(Reuters) - A California judge on Thursday refused to give Uber Technologies Inc UBER.N and Lyft Inc LYFT.O more time to appeal his decision forcing them to classify drivers in that state as employees, which they have said would necessitate restructuring their businesses.
At a hearing in San Francisco Superior Court, Judge Ethan Schulman said he found no reason to extend his Aug. 20 deadline for the ride-hailing companies to appeal the preliminary injunction he issued on Monday before it could take effect.
“I am unconvinced that any extension of the 10-day stay is required,” Schulman said. “Both applications are denied.”
Uber and Lyft have said they will appeal.
In late afternoon trading, Uber shares were down 0.8% while Lyft fell 4.9%. Lyft had reported quarterly results after U.S. markets closed on Wednesday.
The injunction came in a lawsuit where California and the cities of Los Angeles, San Diego and San Francisco accused Uber and Lyft of violating Assembly Bill 5, a new state law making it harder to treat “gig” workers as independent contractors.
Uber and Lyft prefer using that classification for drivers, because treating them as employees would require benefits such as minimum wage, paid sick and family leave, unemployment insurance and workers’ compensation insurance.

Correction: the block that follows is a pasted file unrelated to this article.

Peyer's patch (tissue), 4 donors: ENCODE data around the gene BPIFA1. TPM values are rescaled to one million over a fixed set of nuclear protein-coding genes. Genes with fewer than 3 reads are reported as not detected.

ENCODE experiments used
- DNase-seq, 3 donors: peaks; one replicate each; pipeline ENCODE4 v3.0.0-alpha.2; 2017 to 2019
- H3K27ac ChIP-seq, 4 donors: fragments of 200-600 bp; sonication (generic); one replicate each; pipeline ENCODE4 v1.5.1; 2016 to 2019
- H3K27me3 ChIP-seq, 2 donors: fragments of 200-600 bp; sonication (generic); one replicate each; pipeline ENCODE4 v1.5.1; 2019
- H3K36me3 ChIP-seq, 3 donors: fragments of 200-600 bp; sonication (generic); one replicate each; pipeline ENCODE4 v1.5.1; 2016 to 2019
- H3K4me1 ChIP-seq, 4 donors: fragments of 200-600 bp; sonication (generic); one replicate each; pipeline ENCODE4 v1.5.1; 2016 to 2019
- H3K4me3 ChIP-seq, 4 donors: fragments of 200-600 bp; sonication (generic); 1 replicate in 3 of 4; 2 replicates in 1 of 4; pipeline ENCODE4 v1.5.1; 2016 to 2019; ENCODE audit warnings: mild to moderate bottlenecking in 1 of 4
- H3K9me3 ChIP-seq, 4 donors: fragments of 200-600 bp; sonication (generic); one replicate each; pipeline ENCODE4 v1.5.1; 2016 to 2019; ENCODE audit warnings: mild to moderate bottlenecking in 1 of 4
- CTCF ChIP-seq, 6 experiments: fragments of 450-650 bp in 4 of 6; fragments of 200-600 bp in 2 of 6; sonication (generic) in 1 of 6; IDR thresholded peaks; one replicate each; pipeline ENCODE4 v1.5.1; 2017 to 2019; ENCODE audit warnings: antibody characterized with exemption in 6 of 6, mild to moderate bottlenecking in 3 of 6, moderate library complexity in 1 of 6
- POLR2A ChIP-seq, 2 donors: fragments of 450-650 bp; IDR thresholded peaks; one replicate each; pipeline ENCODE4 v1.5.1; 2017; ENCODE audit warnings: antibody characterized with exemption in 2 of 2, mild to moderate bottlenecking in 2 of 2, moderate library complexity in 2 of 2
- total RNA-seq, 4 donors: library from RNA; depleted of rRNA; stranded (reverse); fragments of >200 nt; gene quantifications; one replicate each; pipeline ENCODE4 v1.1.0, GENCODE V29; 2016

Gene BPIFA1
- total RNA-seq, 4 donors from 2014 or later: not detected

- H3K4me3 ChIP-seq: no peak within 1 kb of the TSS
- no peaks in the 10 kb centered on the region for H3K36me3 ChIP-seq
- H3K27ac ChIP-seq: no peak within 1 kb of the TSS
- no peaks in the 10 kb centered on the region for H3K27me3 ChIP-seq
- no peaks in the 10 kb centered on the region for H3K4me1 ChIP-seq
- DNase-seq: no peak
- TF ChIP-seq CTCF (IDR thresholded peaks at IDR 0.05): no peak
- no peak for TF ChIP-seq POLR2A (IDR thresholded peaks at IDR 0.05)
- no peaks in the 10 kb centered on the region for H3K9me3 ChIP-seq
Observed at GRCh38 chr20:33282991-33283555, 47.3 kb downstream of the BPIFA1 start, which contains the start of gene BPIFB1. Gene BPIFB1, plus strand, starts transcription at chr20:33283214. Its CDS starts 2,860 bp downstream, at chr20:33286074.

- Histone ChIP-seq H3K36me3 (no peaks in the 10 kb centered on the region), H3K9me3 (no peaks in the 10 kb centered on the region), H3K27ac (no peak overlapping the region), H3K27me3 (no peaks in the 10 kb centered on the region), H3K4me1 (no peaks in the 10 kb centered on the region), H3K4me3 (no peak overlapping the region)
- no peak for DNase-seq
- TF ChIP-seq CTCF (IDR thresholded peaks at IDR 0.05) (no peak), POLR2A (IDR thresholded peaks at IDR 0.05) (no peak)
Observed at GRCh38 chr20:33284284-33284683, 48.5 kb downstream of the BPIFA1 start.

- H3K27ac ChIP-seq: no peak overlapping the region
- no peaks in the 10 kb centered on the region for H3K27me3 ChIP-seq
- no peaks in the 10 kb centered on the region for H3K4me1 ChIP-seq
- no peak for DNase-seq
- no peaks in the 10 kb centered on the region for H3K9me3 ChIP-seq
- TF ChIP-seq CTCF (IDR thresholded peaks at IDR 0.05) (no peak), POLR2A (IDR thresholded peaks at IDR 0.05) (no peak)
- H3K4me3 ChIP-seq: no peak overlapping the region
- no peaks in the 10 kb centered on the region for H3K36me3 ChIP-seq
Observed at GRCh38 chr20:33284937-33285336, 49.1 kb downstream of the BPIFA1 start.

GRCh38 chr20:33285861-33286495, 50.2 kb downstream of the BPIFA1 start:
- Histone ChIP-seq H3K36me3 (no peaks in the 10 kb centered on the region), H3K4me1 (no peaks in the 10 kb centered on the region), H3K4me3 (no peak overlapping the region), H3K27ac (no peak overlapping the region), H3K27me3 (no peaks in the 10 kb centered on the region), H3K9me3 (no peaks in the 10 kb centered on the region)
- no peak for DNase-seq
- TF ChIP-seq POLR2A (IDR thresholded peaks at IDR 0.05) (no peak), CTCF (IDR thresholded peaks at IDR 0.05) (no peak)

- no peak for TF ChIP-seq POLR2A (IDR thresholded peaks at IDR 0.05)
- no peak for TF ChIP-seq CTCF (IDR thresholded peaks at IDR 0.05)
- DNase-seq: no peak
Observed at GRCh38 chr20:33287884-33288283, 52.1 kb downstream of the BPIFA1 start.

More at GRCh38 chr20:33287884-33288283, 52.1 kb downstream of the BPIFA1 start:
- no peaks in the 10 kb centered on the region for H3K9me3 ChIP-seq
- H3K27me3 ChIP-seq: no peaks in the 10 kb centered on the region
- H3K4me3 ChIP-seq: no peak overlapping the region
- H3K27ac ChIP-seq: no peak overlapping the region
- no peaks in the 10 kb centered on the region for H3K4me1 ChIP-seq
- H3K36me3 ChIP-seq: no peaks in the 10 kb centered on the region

The hearing came one day after the companies threatened to temporarily stop serving California, arguing that treating drivers as employees would undermine their business models.
Neither company is profitable, and both have suffered steep ridership declines during the coronavirus pandemic. They have also said drivers prefer remaining independent.
Uber, Lyft, DoorDash, Instacart and Postmates are spending more than $110 million to support Proposition 22, a November ballot measure in California to keep drivers as contractors, but with some benefits.
In ordering an injunction, Schulman assailed what he called Uber’s and Lyft’s “prolonged and brazen refusal” to comply with state law.
Reporting by Jonathan Stempel in New York; Editing by Nick Zieminski
Our Standards: The Thomson Reuters Trust Principles.